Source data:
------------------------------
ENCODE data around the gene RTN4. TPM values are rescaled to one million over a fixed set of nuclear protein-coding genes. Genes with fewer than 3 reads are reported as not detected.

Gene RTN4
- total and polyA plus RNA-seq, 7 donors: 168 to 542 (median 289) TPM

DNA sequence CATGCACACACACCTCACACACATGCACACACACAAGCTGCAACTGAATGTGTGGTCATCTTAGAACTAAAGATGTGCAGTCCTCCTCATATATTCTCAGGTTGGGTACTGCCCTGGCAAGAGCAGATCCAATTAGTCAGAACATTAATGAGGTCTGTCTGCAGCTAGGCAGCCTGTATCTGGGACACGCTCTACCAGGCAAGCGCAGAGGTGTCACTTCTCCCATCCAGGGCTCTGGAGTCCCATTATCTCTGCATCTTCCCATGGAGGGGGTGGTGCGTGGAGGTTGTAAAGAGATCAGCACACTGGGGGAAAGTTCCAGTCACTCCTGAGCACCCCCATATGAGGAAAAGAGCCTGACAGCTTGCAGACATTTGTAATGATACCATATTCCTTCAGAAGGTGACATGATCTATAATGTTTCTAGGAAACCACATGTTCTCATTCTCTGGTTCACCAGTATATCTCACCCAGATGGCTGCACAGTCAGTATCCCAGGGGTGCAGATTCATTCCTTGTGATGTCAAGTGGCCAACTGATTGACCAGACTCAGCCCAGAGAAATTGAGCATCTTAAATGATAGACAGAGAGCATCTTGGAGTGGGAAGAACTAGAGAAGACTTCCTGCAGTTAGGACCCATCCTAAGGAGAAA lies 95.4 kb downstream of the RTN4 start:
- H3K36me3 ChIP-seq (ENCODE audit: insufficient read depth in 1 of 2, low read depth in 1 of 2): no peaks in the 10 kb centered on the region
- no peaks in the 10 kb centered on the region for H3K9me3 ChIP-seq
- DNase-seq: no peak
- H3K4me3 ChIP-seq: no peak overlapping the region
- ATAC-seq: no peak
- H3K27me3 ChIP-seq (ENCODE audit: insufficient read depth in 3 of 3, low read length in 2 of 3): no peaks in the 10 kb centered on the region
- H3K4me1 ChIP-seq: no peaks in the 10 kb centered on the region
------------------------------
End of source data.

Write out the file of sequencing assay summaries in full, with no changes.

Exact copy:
ENCODE data around the gene RTN4. TPM values are rescaled to one million over a fixed set of nuclear protein-coding genes. Genes with fewer than 3 reads are reported as not detected.

Gene RTN4
- total and polyA plus RNA-seq, 7 donors: 168 to 542 (median 289) TPM

DNA sequence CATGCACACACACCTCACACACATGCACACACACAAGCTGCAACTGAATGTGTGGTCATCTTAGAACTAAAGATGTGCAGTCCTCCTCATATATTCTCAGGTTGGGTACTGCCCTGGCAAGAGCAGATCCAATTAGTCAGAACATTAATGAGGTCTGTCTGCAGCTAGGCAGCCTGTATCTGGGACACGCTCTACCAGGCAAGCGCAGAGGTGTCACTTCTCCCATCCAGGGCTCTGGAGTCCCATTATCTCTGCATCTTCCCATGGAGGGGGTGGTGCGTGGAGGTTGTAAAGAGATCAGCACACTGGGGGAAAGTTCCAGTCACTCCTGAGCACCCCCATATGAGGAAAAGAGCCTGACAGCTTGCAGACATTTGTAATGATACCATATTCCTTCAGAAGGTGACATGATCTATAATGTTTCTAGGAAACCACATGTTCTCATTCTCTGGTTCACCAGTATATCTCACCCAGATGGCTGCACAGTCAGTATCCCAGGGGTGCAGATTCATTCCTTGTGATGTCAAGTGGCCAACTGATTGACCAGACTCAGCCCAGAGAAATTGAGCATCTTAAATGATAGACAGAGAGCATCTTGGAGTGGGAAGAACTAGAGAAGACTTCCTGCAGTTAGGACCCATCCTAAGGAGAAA lies 95.4 kb downstream of the RTN4 start:
- H3K36me3 ChIP-seq (ENCODE audit: insufficient read depth in 1 of 2, low read depth in 1 of 2): no peaks in the 10 kb centered on the region
- no peaks in the 10 kb centered on the region for H3K9me3 ChIP-seq
- DNase-seq: no peak
- H3K4me3 ChIP-seq: no peak overlapping the region
- ATAC-seq: no peak
- H3K27me3 ChIP-seq (ENCODE audit: insufficient read depth in 3 of 3, low read length in 2 of 3): no peaks in the 10 kb centered on the region
- H3K4me1 ChIP-seq: no peaks in the 10 kb centered on the region